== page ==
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Bloomsbury: curiouser and curiouser

From Triffids to the Titanic, Dan Carrier unearths Bloomsbury’s more unusual connections

22 February, 2019 — By By Dan Carrier

HAS a set of streets ever added to the stock of human knowledge quite as much as Bloomsbury? While the Bloomsbury Set – the likes of Virginia Woolf and Vanessa Bell – are well known, it was not just the Fabian writers of the early 20th century who made the place renowned. Bloomsbury has always attracted the great and the good, but its streets boast much more than a torrent of Blue Plaque worthies. Here is a run down of some other landmarks and the people associated with Bloomsbury, some celebrated, others less so.

• EIGHT miles of iron wires were strung across the lawn of Sir Francis Ronalds’s home at 40 Queen Square, as he conducted glorious experiments in the field of electricity. Ronalds, who lived between 1788 and 1873, invented the electric telegraph aged just 28.

• FLEETS of swish Daimlers, transporting Wooster-style toffs, industry bigwigs and movie stars were a regular sight in Herbrand Street between the wars – as it is here you can find an Art Deco car garage designed by Wallis, Gilbert and Partners, they of the Hoover Building fame. It was designed originally as a multi-storey garage for the famous Daimler Hire Company – and many a famous name would send their chauffeur here to take one of the luxurious fleet away.

• FANCY seeing what the grand dining room of the Titanic was like? Take a trip to the former Hotel Russell – now the Kimpton Fitzroy London – overlooking Russell Square and check out its restaurant. It was designed in 1898 by Charles Fitzroy Doll – who later went on to lay out the dining room on the ill-fated ship, which is said to have been identical to the one he built in Russell Square.

• HEAD to Bloomsbury Square and look at the statue of a man decked out in the garb of a Roman senator: it is Charles Fox, the Georgian politician, designed by Sir Richard Westmacott. Fox’s statue was unveiled exactly 10 years after his death, in 1816 – and Westmacott, a devoted Classicist, decided he would pay homage to the great opposition spokesman of the period as someone from the time of the Caesars. Fox liked to refer to London as “the new Rome”, while his statue clutches a copy of Magna Carta – repres­enting his belief in the rights of the people and the limitations of monarchy.

• GREAT Ormond Street’s world-famous hospital for children started in humble surroundings of a single house in 1851. It was partly the generosity of another famous Bloomsbury resident, the writer JM Barrie, who gave the royalties of Peter Pan to the hospital that helped its expansion in the 1920s and 30s.

• POETS Sylvia Plath and Ted Hughes could be found locked in intellectual battle at The Lamb in Lamb’s Conduit Street in the late 1950s.

• THE Neasden Manor Dairy Farm, run by the Tubb family, had their central London shop at 43 Store Street – and would sell the produce from their Middlesex holding here. Milk came in churns straight from the fields, and Edwardian shoppers would come with their own bottles to buy milk. The shop remains, but now as Café Deco, selling sandwiches and coffee.

• BLOOMSBURY was not always considered to be right in the heart of central London. Jokes made by Tory satirist and MP Theodore Hook in Parliament and his novels in the mid-1820s painted the area as being off the beaten track for any self-respecting gentleman to travel, a jibe partly aimed at the location of the British Museum. It was not until it was given a WC postcode when London was divvied into postal districts in the 1850s that it was truly embraced as part of the heart of the capital.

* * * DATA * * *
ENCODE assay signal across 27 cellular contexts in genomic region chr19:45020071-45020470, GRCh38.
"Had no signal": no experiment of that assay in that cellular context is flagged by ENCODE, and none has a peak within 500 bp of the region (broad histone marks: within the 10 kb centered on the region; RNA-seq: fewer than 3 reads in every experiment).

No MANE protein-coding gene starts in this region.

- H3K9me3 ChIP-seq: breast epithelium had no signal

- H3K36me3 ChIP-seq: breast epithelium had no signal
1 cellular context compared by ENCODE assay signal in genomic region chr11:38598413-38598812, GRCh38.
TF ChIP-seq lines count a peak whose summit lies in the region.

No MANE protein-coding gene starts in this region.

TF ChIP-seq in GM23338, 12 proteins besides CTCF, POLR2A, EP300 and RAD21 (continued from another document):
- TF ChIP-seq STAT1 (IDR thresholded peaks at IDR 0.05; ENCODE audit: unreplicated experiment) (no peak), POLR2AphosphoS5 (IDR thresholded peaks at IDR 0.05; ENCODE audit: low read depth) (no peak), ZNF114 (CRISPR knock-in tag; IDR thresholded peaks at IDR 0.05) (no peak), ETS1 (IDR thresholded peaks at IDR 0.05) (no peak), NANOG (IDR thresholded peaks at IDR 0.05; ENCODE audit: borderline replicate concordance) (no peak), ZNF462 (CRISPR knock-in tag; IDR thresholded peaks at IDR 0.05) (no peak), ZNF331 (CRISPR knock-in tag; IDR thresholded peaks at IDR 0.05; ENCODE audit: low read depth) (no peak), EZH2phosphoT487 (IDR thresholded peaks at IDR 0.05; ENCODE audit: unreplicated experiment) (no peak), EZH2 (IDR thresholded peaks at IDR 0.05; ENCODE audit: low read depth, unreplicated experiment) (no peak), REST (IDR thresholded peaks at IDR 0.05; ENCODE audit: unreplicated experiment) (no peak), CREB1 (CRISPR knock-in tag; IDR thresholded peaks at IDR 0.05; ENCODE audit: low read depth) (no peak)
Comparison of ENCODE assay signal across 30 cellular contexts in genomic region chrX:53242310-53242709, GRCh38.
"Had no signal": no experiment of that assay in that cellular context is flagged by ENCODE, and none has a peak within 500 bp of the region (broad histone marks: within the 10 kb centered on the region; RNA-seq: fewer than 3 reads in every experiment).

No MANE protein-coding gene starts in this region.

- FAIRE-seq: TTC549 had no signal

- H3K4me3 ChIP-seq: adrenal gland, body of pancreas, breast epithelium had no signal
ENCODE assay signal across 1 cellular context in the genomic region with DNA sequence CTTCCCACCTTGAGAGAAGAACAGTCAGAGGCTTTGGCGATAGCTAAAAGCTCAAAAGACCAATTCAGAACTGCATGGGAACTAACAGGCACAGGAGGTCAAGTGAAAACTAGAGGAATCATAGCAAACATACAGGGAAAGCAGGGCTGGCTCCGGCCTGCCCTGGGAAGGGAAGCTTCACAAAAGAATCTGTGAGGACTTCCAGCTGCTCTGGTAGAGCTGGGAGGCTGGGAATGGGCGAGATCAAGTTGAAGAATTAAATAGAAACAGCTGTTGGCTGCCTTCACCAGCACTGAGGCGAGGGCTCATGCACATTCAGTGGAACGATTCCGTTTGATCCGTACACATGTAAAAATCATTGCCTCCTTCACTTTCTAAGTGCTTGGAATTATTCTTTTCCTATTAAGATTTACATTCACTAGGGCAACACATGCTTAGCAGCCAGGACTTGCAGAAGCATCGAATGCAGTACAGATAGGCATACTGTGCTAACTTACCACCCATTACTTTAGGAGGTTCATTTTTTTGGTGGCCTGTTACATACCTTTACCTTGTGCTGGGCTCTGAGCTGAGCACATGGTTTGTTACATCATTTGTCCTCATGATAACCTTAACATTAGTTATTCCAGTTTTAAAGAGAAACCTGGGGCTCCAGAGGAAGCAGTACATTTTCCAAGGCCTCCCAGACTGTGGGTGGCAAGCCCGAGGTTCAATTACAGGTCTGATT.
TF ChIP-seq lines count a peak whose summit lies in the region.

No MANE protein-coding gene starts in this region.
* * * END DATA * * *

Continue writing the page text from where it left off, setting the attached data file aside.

• THE first use of anaesthetics in Britain is recorded to have been in December 1846, by surgeon Robert Liston at the University of London’s teaching hospital in Gower Street. It was said his skill was such he could amputate a limb in 25 seconds.

• DAY Of The Triffids author John Wyndham lived for many years in rooms at the Penn Club, Tavistock Square, between 1924 and 1938. He returned after the war to the club’s current address in Bedford Square, where he was living when he wrote the sci-fi classic.

• MARY Ward, who penned a series of best-selling novels at the tale end of the 19th century, was a pioneer in looking out for the area’s poor. She helped set up the Passmore Edwards Settlement in Tavistock Place, which combined clubs and classes for Bloomsbury’s working-class families.

• THE British Museum was founded with the help of a lottery. In 1753, physician Sir Hans Sloane, who kept a private museum packed full of curiosities, died. He instructed that his collection should be offered for sale to George II to buy for the nation – and it must be kept in one piece. The king said he couldn’t afford it, so Parliament held a lottery to raise the funds. Parliament passed an Act to incorporate the British Museum – the first national museum in the country – and Sloane’s collection was handed to it.

• ELISABETH Jesser Reid, who lived in Bloomsbury, founded The Ladies College in 1847 in Bedford Square that offered the same higher education courses available to men, and became a leading figure in the battle for equal rights.

• BEDFORD Square, which was first laid out in 1775, is one of the few examples in London that survives intact. Its central garden is oval, and each terrace has a block at the end that projects forward, modelled on the idea of a country­side pavilion.

• MUSICIAN Bob Marley rented a room at 34 Ridgmount Gardens when he came to London from Jamaica in 1972. He was short of cash after a tour had not paid out and found cheap lodgings in Bloomsbury with his fellow Wailers Bunny Livingstone and Peter Tosh.


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